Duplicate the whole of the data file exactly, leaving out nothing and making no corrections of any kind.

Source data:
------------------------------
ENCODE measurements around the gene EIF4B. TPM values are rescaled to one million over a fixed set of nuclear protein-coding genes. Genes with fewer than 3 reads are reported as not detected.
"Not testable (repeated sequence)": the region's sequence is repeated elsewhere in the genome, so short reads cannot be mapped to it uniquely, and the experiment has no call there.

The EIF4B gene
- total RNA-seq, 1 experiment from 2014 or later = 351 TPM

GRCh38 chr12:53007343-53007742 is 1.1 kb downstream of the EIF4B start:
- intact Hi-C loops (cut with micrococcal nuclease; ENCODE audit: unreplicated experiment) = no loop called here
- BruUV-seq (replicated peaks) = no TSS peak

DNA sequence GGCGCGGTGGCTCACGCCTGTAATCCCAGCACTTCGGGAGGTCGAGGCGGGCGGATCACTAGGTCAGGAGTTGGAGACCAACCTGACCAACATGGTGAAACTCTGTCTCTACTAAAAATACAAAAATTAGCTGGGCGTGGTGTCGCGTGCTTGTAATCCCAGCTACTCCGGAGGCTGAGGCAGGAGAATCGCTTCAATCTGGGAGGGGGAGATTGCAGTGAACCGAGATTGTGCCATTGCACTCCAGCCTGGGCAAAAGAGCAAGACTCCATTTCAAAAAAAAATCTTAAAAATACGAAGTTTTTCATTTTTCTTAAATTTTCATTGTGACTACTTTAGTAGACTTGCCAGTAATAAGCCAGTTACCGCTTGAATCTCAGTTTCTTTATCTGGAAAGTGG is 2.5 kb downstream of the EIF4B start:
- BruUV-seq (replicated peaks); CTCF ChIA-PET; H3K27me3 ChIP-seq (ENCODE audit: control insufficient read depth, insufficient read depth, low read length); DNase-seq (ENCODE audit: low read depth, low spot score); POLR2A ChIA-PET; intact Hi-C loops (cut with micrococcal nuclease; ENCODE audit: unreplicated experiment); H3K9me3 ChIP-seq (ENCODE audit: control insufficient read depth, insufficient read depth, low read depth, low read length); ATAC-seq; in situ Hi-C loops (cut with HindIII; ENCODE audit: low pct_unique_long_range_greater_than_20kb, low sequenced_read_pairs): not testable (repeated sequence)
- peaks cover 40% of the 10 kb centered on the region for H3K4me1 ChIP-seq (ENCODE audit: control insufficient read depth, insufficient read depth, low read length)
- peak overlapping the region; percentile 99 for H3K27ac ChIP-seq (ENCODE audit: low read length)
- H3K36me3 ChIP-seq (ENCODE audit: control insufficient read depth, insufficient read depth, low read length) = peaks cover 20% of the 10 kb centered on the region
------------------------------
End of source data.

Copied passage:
ENCODE measurements around the gene EIF4B. TPM values are rescaled to one million over a fixed set of nuclear protein-coding genes. Genes with fewer than 3 reads are reported as not detected.
"Not testable (repeated sequence)": the region's sequence is repeated elsewhere in the genome, so short reads cannot be mapped to it uniquely, and the experiment has no call there.

The EIF4B gene
- total RNA-seq, 1 experiment from 2014 or later = 351 TPM

GRCh38 chr12:53007343-53007742 is 1.1 kb downstream of the EIF4B start:
- intact Hi-C loops (cut with micrococcal nuclease; ENCODE audit: unreplicated experiment) = no loop called here
- BruUV-seq (replicated peaks) = no TSS peak

DNA sequence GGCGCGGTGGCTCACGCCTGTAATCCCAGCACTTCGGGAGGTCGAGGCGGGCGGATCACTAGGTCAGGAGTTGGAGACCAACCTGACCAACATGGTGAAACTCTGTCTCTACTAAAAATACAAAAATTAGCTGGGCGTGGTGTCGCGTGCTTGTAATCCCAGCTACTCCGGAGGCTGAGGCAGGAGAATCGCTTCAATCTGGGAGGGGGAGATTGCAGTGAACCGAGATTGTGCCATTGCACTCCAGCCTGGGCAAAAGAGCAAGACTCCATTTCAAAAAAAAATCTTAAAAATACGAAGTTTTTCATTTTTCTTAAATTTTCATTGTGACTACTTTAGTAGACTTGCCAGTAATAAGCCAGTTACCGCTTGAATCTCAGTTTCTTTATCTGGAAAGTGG is 2.5 kb downstream of the EIF4B start:
- BruUV-seq (replicated peaks); CTCF ChIA-PET; H3K27me3 ChIP-seq (ENCODE audit: control insufficient read depth, insufficient read depth, low read length); DNase-seq (ENCODE audit: low read depth, low spot score); POLR2A ChIA-PET; intact Hi-C loops (cut with micrococcal nuclease; ENCODE audit: unreplicated experiment); H3K9me3 ChIP-seq (ENCODE audit: control insufficient read depth, insufficient read depth, low read depth, low read length); ATAC-seq; in situ Hi-C loops (cut with HindIII; ENCODE audit: low pct_unique_long_range_greater_than_20kb, low sequenced_read_pairs): not testable (repeated sequence)
- peaks cover 40% of the 10 kb centered on the region for H3K4me1 ChIP-seq (ENCODE audit: control insufficient read depth, insufficient read depth, low read length)
- peak overlapping the region; percentile 99 for H3K27ac ChIP-seq (ENCODE audit: low read length)
- H3K36me3 ChIP-seq (ENCODE audit: control insufficient read depth, insufficient read depth, low read length) = peaks cover 20% of the 10 kb centered on the region